BWW Reviews: THE COMPLETELY FICTIONAL-UTTERLY TRUE-FINAL STRANGE TALE OF EDGAR ALLAN POE at Center Stage
Baltimore and Poe....so many connections.
Poe is buriend in the Westminster Burial Grounds, next to Westminster Hall, now part or the University of Maryland campus on West Fayette Street in downtown Baltimore, just a couple of blocks east of the home of the new Everyman Theatre.
There's an "Annabell Lee Tavern" named for the Poe work in Baltimore.
There is only one professional team in any sport named after a work of a writer, the Baltimore Ravens.
The Ravens used to have three mascots - Edgar, Allan, and Poe (now there's just Poe).
And on November 14 @ 6:30 p.m. there will be a Raven Special Lager special tasting at Center Stage.
On November 4th at 7 p.m. Liam Flynn's Ale House at 22 W. North Avenue (at Charles Street) in association with Center Stage and the Baltimore Performance Kitchen and the SingleCarrot Theatre present THE POE PROJECT at Pub Labs.
The star of Center Stage's production, Bruce Nelson, will be presenting an actor's workshop entitled "Improve with Bruce Nelson on Saturday, Dec 8, 2012 from 9:30 a.m. to 12:30 p.m. at the Single Carrot Theatre (location to be determined.)
That's it for the extra-curricular activities.
Now to the COMPLETELY FICTIONAL-UTTERLY TRUE - FINAL STRANGE TALE OF Edgar Allan POE presented as the second production of the year at Center Stage. Is this one of the longest titles of any play you've seen?
Now to answer the question is it a "trick" or a "treat". Well, it's not a treat.
POE got it's world premiere at the Trinity Repertory Company in Providence, RI in 2011. It was written by an actor in The Acting Company of that highly respected theater, Stephen Thorne. Whenever I see an actor turn to writing a play I get suspicious. It was directed by the company's Artistic Director, Curt Columbus who also takes the helm in Baltimore that he had in Providence.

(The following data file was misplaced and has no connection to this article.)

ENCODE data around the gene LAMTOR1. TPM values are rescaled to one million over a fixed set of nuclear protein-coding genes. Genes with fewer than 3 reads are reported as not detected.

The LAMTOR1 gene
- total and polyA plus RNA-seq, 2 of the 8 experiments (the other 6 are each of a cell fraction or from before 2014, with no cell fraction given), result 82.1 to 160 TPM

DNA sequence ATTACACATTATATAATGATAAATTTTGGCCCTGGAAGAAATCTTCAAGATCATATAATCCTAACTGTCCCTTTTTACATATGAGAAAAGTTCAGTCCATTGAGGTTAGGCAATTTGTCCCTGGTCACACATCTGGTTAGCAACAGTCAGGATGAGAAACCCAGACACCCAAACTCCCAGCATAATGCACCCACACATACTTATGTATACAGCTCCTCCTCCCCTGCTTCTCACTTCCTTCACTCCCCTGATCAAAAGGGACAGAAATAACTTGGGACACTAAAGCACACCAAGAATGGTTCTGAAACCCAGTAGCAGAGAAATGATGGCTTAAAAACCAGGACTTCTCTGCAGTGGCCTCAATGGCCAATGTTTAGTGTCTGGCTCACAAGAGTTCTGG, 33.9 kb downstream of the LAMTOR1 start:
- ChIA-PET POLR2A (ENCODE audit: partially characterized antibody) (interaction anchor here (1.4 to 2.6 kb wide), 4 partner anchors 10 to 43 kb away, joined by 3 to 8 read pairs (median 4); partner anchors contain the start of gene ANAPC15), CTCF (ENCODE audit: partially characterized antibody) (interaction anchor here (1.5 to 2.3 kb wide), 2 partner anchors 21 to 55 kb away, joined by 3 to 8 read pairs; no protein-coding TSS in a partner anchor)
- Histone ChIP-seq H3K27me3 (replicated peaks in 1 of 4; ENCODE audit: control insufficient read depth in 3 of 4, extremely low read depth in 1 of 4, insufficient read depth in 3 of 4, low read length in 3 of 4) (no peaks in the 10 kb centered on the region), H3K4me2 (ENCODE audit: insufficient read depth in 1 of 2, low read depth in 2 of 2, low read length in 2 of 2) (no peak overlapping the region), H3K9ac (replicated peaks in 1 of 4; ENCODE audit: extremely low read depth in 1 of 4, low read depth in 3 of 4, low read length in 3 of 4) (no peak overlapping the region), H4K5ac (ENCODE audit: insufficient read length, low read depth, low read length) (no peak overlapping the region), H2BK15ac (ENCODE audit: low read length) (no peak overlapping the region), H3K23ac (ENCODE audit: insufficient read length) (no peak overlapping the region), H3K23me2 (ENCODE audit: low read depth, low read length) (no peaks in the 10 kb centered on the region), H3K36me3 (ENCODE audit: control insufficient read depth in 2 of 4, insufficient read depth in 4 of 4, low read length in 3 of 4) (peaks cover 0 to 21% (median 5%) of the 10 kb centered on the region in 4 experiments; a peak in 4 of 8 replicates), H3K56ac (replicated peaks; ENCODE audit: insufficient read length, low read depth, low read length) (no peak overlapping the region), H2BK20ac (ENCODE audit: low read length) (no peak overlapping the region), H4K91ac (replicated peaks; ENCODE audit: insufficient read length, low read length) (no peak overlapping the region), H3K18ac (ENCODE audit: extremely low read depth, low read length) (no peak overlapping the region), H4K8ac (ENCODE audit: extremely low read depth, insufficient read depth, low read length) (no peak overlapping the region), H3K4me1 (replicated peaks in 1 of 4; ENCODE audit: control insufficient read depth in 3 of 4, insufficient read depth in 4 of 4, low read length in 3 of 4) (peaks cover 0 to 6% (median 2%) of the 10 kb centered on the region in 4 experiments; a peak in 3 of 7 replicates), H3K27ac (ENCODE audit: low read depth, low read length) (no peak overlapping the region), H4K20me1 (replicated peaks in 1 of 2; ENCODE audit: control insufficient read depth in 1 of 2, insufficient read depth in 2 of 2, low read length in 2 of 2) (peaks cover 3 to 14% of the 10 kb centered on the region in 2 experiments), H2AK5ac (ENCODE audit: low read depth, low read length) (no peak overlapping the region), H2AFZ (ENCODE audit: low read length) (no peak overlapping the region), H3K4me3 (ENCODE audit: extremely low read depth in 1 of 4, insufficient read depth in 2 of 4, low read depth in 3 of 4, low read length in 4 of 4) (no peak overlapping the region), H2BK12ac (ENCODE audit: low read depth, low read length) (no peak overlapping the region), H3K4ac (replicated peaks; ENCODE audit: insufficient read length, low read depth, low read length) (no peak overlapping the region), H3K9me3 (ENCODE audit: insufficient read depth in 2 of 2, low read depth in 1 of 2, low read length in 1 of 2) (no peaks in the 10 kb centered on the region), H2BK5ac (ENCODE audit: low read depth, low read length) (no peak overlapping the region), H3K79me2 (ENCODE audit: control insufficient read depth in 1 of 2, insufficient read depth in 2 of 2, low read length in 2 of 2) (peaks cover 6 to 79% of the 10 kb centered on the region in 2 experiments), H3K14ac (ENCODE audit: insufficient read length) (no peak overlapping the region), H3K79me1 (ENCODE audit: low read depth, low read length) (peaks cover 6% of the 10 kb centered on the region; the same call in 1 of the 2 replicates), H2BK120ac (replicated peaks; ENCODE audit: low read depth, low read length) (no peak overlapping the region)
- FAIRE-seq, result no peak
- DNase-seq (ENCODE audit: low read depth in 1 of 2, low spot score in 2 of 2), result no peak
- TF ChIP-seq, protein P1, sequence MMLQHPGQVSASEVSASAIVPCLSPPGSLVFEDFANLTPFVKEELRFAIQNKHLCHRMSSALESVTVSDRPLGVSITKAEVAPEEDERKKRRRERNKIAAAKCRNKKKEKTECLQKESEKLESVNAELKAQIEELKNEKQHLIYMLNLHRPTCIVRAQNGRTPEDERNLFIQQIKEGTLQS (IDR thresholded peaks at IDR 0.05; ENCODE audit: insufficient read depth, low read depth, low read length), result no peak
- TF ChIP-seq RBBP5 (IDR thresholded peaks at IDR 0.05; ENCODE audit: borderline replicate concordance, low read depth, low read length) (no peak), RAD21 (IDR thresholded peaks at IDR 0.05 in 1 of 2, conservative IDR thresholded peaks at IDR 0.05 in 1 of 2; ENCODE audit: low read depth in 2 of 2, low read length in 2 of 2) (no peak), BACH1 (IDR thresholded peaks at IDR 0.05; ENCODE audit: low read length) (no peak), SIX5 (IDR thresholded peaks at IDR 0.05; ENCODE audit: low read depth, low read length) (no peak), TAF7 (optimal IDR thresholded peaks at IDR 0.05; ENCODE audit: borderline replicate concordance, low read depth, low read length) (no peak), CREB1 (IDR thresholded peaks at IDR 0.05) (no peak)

But neither Columbus nor the fine cast of actors can save a complex book of a play which is salvaged only but an enjoyable Act II. You can save a lot of time and just arrive after intermission.
The play opens in a Baltimore hospital where Poe (the always magnificent Bruce Randolph Nelson, a member of the Everyman Theatre Acting Company) is stretched out on his deathbed insisting he wasn't going to die.
Then you are faced with another death bed this time in New York (inspired by Poe's "The Facts in the case of M. Valdemar (played by a creepy Libya Pugh). Vlademar is a mesmerist who is experimenting with a patient waiting to die. The body decomposes in front of our eyes and goo emenates from the bed. (This play is not intened for the young). There's plenty of blood later on.
Not much else happens in Act I except you see a glimpse of the young Poe (played by the wonderful Charlie Thurston, who was also in the Trinity production) just before the curtain falls.
It is the confrontation of Nelson and Thurston in Act II that is thoroughly entertaining. One of the best scenes involves the young Poe reciting a verse and the old Poe claiming it got better after he revised it later in his life. The conversations between the two is clever and entertaining.
You can't fault actors for a bad choice of a play. What Center Stage should have presented was the wonderful musical about Poe, NEVERMORE, done by the Signature Theatre in Shirlington, VA.